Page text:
by Frances Payne Adler

Page 6

I knew, from Dickinson's example, that I needed my version of a locked room. I chose a simple steel locked box. And began the search for self-definition.

At that time, living a traditional marriage, I knew little about the process of my "voice gone underground." I didn't even know that I had. What I knew was that I was holding back. I was writing lines, at this time, like "I often hold back a part of me / hold back the great dark beast / sleek and shuddering beneath my skin." I sensed Dickinson to be my guide. The simple steel locked box provided mind space, where anything was safe to write about, even something that felt dangerous. "If your nerve deny you - / Go above your Nerve - "

This at a time when those in Washington were saying there was no hunger in America. I was in graduate school at the time. And some of those who were my writing professors were questioning my writing about the homeless. It was not, they said, my experience. It was not, they said, about me. Stick, they said, to your own experience. In 1984, it felt dangerous to talk to people living on the street. It felt dangerous to write about it. The country was flying high economically. The Presidential Task Force had concluded that, "There is no evidence of rampant hunger in this country." The papers weren't making much of it. And certainly no one I knew in the "poetry community" was writing about it. My then-husband thought I was crazy and "putting the family in peril" by talking to the homeless. Dickinson made me bold. I wrote poem after poem about it. As in "Los Desaparecidos"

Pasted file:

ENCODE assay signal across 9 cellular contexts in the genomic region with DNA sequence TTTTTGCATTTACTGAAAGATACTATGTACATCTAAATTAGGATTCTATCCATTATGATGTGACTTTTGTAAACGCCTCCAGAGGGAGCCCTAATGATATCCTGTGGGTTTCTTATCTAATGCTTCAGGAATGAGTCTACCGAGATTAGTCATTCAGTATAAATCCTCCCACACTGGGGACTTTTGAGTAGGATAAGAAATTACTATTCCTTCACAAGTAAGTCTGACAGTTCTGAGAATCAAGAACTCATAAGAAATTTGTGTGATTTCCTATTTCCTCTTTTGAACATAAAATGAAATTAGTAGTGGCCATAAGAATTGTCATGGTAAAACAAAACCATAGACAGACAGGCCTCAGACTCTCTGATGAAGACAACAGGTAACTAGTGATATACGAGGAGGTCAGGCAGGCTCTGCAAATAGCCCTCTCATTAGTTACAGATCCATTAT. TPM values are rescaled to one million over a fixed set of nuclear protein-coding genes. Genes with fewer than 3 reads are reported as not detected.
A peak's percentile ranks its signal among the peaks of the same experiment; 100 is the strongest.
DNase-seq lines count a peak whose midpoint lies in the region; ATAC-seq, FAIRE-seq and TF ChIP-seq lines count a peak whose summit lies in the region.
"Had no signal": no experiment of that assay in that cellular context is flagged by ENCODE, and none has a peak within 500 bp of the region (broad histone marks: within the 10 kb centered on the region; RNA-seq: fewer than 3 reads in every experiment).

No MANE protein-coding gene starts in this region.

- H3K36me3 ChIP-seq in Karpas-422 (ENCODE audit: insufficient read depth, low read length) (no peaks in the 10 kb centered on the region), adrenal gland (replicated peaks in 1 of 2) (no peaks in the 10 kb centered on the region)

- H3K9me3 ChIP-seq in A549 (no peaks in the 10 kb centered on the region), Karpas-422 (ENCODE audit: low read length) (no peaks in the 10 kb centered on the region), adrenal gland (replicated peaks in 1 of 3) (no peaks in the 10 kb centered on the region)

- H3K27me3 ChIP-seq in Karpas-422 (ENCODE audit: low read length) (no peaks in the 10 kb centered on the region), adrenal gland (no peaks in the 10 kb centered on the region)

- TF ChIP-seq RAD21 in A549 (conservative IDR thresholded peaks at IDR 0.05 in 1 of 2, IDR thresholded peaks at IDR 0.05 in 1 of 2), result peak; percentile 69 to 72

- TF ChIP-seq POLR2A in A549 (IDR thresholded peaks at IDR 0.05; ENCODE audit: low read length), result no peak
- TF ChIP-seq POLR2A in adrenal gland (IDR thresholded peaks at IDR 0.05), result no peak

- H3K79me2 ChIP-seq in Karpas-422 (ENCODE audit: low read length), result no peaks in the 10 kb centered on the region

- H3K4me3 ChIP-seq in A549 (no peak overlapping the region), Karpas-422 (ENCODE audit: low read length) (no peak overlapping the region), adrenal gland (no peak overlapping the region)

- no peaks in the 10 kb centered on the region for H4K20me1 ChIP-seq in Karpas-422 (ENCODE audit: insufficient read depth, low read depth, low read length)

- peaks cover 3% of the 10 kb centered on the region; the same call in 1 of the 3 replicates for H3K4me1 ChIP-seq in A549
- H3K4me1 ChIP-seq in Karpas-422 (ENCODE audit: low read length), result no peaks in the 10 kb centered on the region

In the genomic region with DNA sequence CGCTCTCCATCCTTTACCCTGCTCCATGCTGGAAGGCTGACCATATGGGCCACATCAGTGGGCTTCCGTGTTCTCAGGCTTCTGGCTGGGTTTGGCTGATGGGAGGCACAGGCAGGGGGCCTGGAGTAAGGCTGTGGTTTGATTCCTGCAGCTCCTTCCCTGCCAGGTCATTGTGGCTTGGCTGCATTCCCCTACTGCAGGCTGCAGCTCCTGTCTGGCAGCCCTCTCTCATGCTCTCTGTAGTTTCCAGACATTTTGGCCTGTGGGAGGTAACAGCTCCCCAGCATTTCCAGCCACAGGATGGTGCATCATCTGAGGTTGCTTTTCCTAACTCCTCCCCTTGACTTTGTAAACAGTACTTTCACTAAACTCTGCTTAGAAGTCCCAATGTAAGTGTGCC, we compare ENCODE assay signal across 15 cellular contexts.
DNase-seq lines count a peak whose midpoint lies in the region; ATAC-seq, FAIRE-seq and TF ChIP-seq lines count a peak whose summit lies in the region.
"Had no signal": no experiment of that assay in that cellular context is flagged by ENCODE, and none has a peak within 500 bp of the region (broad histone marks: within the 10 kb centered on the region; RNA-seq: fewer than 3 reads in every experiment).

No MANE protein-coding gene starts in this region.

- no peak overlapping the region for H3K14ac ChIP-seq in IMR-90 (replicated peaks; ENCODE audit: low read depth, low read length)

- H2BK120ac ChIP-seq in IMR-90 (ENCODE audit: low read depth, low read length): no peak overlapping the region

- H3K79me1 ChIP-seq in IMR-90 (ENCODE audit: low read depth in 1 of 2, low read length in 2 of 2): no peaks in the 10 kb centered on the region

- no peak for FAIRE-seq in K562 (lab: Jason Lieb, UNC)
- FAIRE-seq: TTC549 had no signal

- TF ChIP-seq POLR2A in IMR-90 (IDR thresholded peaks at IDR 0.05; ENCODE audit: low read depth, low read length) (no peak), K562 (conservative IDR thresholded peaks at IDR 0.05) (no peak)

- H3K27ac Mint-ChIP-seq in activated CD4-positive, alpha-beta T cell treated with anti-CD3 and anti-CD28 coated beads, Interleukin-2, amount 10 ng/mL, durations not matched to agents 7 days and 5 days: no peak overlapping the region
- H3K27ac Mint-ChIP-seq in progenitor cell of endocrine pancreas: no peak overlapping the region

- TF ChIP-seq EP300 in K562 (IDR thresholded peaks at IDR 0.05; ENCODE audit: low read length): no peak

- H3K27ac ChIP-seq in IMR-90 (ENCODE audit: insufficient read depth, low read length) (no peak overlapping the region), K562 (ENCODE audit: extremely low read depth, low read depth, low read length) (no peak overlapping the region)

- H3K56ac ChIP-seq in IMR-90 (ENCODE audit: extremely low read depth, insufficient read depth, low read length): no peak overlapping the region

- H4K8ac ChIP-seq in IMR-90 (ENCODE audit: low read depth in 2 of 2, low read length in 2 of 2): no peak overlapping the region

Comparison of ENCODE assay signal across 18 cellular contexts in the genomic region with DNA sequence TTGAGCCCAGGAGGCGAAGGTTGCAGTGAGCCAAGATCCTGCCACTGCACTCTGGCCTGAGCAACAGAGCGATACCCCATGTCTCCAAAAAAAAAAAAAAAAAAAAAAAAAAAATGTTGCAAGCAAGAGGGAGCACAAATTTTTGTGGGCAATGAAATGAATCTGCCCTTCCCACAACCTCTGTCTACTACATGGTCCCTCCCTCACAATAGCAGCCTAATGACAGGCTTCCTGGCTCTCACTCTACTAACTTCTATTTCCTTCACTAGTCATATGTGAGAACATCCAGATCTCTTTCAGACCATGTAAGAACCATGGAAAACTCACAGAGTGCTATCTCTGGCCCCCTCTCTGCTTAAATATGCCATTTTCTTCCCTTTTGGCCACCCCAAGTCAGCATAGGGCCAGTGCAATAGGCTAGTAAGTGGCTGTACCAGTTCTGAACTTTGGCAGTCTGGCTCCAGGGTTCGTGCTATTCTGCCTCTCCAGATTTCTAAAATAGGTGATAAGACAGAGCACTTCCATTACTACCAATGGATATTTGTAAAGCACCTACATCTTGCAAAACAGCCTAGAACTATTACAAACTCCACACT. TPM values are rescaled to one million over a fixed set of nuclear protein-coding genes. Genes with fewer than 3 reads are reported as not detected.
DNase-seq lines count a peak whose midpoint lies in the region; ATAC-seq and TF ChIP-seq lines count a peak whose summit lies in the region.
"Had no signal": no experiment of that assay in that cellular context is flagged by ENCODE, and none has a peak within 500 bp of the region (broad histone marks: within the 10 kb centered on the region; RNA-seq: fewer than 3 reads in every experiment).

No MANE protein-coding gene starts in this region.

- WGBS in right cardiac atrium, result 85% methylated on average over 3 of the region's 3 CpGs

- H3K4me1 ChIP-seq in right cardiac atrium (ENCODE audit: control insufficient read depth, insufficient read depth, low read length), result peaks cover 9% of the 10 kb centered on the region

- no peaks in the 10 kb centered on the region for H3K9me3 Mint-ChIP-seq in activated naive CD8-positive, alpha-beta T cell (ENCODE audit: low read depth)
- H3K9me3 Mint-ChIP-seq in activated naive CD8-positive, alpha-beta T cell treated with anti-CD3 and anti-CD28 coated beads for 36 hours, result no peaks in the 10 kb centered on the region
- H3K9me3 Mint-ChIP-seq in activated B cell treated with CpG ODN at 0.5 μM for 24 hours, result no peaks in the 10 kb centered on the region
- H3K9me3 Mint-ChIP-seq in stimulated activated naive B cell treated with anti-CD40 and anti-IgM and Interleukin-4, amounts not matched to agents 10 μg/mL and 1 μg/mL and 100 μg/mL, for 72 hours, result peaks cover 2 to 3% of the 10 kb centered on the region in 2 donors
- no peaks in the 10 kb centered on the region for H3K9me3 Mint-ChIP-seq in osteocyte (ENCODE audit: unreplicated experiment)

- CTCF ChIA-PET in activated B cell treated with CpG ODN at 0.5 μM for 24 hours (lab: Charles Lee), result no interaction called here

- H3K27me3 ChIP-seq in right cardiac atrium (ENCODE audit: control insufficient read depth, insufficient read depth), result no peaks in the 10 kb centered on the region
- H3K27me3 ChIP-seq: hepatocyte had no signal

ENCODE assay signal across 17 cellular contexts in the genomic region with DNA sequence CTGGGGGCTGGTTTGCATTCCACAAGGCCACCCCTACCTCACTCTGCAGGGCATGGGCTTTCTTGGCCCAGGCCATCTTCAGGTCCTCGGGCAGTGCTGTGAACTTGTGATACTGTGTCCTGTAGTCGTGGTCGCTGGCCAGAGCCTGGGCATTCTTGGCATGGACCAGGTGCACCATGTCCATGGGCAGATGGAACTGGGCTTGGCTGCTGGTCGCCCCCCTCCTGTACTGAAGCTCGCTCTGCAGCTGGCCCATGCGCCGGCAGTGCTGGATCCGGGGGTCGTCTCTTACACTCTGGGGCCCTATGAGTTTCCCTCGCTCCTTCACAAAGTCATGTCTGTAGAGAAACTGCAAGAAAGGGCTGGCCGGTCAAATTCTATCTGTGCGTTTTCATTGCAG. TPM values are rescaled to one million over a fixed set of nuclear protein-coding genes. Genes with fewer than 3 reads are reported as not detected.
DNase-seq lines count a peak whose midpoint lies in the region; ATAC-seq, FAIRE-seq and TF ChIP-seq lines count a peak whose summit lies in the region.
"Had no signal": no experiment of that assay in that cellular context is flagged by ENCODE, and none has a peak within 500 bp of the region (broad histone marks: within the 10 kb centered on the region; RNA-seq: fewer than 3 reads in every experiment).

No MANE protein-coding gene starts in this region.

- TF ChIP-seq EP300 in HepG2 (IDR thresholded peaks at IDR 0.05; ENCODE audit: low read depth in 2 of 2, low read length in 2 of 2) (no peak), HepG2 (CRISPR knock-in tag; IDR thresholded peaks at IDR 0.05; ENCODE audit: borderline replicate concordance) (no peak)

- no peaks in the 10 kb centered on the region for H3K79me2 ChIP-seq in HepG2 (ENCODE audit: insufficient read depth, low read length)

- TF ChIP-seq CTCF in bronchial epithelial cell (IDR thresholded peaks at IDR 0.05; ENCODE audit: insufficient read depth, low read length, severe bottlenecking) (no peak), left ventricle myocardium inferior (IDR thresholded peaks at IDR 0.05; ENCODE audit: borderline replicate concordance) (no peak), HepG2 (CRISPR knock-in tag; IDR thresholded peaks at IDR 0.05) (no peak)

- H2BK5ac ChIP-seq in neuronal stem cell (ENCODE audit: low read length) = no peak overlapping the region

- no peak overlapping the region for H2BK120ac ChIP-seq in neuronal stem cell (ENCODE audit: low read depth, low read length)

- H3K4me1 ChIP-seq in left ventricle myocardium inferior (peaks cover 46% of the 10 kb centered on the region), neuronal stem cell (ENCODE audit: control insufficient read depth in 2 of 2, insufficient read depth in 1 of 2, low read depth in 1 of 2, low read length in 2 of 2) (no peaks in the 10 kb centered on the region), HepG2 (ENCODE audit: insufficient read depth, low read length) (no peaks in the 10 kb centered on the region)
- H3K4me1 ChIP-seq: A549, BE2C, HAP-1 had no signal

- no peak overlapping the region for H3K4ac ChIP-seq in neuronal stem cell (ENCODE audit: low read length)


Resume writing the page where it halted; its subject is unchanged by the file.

Like the mothers of Plaza de Mayo, I cannot put out like fire
the memory of those who are disappearing. Like the mothers
of the desaparecidos who circle the Presidential Palace
every Thursday in Argentina, parading photographs
of the disappeared, I parade photographs in my city:
On Fifth Avenue next door to the Guild Theatre, a young man
who sleeps in the crawl space under an apartment building,
turns his face from the blade of light thrown by patrons
opening the theater door. They don't see him. On Washington
Avenue, a woman whose feet ulcer from walking the night,
disappears behind a wall of three-in-the-morning
Food Basket silence. In a La Mesa Boulevard house, a young girl
who will not eat, sharpens her bones the color of fine blue china,
and crawls under the tombstone pages of a fashion magazine.
On Ocean Beach Boulevard, 7-11 shoppers see an old man with three coats
stalling death, sleeping on the heat exhaust of an ice-making machine.
In Argentina and El Salvador, men in jungles and in office buildings
might laugh at the fine way we mask mutilation. No death squads, no
white handprint warnings on doorways here. No lye is poured over bodies
to make bones vanish. In my city the desaparecidos obligingly make themselves disappear.

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